Nepal is one of the poorest countries in South Asia with 1 in 2 people living in poverty. Nepal’s health system has little money; only approximately 5% of GDP is spent on health. The 10-year civil war (1996-2006) led to the destruction of health facilities and infrastructure, flight of medical professionals from the country, and lack of refresher training.
Conditions facing women and children in Nepal are amongst the worst in the world. Nepal is a patriarchal society with extreme gender discrimination that results in women and girls having less access to food, education, services and decision-making than men and boys – including making choices about their own health. This leads to poverty, poor health and disempowerment. Within the home, young married women typically have little control over their own bodies – they must ask permission from their husbands and mother in laws to access medical care, use contraception, and leave the house alone. Domestic and sexual violence is unfortunately very prevalent. The sex trafficking of young women also occurs.
OUR CURRENT HEALTH PROGRAMMES
NAWALPARASI – Health Promotion & Improved Facilities
Nawalparasi is a very poor area in south Nepal, characterised by remote, rural villages. Living conditions are extremely basic – most people live in wooden houses without a toilet (they use the fields) – and sanitation is poor. There are high levels of preventable disease, especially in children, and of women and babies dying because of complications in childbirth and/or unclean birth conditions. There are relatively few health facilities in the area and no public transport or taxis. Most women live within several hours walk of a health centre, so usually give birth at home with untrained assistance. The status of women is very low in this region. When initially scoping the area, the Green Tara Trust team came across many stories of domestic and sexual violence.
Since 2012, Green Tara Trust has been establishing a health promotion project in Nawalparasi, to raise awareness of maternal health, women’s rights and general health issues to a population of over 20,000 people living in remote village communities. We have been running health groups for adolescent girls and boys, pregnant women and new mothers, and mothers-in-law. One of our aims is to equip the sub health posts in the region, so that they can become ‘birthing centres’ – enabling women to receive care and give birth in safe conditions close to their home. Once equipped, the government has pledged that it will staff and maintain these centres. This will result in reduction in maternal and infant mortality in this area.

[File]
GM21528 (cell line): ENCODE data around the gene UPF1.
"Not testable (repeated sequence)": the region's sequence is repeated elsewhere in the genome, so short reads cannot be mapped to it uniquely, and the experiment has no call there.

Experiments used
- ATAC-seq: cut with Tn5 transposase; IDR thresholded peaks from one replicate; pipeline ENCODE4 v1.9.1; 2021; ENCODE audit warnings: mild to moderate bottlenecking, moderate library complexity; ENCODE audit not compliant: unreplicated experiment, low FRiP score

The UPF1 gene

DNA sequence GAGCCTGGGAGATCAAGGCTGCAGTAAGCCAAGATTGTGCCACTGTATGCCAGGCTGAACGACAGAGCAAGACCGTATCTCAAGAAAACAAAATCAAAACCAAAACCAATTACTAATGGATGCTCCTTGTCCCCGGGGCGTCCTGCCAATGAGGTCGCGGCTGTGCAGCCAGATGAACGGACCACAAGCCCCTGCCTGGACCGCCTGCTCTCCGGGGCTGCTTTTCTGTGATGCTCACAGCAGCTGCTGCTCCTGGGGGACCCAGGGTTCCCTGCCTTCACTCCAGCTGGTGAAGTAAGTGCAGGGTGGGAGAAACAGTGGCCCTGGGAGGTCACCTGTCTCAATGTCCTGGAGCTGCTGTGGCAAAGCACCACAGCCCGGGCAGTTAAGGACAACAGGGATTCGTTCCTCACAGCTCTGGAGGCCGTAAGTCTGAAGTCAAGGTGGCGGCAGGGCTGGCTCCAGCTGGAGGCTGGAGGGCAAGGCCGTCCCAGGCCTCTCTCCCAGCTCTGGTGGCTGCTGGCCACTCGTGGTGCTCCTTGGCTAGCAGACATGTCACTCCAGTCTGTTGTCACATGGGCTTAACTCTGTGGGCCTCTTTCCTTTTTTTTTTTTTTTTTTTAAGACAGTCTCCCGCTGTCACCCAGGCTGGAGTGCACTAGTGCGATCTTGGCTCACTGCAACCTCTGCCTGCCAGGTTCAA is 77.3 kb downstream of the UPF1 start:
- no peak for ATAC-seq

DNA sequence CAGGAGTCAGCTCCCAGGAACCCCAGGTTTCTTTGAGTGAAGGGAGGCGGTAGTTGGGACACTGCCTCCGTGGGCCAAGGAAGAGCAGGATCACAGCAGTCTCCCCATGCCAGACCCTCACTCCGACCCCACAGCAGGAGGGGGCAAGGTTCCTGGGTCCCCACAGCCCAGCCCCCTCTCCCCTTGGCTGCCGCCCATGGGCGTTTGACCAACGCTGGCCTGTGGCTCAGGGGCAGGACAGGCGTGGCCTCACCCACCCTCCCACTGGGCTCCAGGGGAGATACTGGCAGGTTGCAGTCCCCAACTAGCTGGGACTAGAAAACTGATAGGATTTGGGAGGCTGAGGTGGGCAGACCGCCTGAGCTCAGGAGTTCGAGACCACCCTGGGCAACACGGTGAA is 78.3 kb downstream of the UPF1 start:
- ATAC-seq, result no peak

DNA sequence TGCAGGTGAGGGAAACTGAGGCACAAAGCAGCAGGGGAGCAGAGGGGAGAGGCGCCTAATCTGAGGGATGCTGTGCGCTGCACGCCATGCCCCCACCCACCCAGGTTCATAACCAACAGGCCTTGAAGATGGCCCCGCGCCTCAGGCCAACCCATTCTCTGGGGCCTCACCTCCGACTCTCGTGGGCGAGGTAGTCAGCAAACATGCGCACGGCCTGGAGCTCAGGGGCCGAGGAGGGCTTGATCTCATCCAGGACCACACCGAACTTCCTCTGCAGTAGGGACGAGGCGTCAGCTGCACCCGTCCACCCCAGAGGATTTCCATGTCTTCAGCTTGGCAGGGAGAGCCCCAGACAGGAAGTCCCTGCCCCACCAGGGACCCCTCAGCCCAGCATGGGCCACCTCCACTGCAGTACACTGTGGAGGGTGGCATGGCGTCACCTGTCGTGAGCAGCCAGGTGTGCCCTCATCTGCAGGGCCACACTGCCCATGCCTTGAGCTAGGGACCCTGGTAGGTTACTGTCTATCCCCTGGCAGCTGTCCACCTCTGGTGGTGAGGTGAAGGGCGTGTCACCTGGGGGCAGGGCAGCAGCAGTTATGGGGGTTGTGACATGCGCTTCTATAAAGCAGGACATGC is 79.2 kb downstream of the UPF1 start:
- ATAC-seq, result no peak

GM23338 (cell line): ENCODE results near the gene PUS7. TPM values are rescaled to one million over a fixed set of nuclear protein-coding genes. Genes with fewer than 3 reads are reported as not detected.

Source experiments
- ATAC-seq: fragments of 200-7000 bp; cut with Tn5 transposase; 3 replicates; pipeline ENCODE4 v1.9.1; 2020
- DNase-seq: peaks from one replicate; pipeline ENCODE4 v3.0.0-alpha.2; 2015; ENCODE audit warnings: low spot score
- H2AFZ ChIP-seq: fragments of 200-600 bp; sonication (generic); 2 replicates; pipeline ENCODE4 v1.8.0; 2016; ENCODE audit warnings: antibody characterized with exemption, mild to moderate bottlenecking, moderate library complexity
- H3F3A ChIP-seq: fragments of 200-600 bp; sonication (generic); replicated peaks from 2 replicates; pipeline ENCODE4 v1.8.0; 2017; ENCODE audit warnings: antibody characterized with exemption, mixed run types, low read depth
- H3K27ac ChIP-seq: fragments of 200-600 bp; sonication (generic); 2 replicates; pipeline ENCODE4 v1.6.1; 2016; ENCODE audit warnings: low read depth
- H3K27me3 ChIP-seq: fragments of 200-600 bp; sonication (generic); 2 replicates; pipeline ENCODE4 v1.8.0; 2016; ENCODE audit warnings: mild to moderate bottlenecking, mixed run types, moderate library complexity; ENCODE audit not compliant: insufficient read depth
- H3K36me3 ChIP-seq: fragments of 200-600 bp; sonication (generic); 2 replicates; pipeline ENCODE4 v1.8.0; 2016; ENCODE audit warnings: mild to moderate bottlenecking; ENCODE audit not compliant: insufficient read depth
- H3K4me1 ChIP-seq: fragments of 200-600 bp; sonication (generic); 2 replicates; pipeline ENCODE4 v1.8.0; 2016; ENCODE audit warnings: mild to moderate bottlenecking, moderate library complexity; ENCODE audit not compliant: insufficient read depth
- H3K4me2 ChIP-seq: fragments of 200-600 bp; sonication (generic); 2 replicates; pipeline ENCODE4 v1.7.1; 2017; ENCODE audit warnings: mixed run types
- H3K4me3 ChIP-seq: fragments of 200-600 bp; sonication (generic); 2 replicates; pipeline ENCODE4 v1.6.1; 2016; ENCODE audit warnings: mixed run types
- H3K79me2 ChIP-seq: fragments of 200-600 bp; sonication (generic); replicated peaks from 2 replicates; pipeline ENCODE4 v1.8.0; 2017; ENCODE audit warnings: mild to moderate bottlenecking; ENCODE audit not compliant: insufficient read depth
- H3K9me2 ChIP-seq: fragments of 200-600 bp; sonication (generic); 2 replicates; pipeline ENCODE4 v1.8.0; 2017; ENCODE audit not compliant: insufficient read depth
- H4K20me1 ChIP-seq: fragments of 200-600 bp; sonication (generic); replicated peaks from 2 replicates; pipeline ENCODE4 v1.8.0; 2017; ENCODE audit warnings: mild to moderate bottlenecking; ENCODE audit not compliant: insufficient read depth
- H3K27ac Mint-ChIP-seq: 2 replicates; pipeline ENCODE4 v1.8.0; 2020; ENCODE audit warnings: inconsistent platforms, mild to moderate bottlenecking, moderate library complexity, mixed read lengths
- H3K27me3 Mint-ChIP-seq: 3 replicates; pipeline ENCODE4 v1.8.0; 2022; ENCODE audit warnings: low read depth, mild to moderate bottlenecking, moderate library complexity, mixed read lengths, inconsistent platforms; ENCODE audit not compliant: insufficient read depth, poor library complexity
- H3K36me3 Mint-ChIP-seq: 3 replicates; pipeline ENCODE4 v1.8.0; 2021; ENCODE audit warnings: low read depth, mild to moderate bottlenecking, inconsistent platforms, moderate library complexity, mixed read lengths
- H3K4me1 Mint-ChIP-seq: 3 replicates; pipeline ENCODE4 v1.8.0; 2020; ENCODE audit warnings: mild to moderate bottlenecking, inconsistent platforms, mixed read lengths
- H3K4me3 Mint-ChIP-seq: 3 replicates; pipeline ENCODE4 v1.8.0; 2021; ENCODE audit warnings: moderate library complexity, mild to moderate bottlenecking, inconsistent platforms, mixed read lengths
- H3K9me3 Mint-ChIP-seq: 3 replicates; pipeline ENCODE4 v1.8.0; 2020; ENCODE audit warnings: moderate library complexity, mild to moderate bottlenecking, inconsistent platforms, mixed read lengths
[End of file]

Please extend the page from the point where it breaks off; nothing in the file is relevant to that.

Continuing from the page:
PHARPING – Maternal Health Programme
Green Tara Trust is coming to the end of a five year maternal health programme in the rural area around Pharphing, one hour to the west of Kathmandu. The programme’s main aim is to improve antenatal care for women in this area. Improved antenatal care results in fewer women dying of complications in childbirth. We also aim to see an improvement in delivery and post natal care, and reduced infant deaths in the first year of life. Underlying this, the project aims to empower women to make their own health decisions.
The programme has equipped government health facilities to enable their staff to conduct a basic antenatal check, and created a mobile antenatal service to serve women in outlying areas. Health staff also receive regular training from Green Tara Trust so they are able to perform an antenatal check to World Health Organisation standards. Community Health Volunteers and traditional healers are also trained as birth assistants.
In addition, the programme has established 60 health promotion groups, which meet regularly. Some groups are for women, pregnant women or new mothers only, others are mixed. The groups have a core programme which includes: information on how to have a healthy baby, nutrition, saving for delivery, working together to get women to hospital when they have complications, alcoholism, domestic and sexual violence. Groups come together for mass events once or twice a year to share their learning with the whole community (up to 2,000 people attend each event).
The success of the Pharping programme has been regularly monitored and evaluated by Green Tara Trust’s Research Team.
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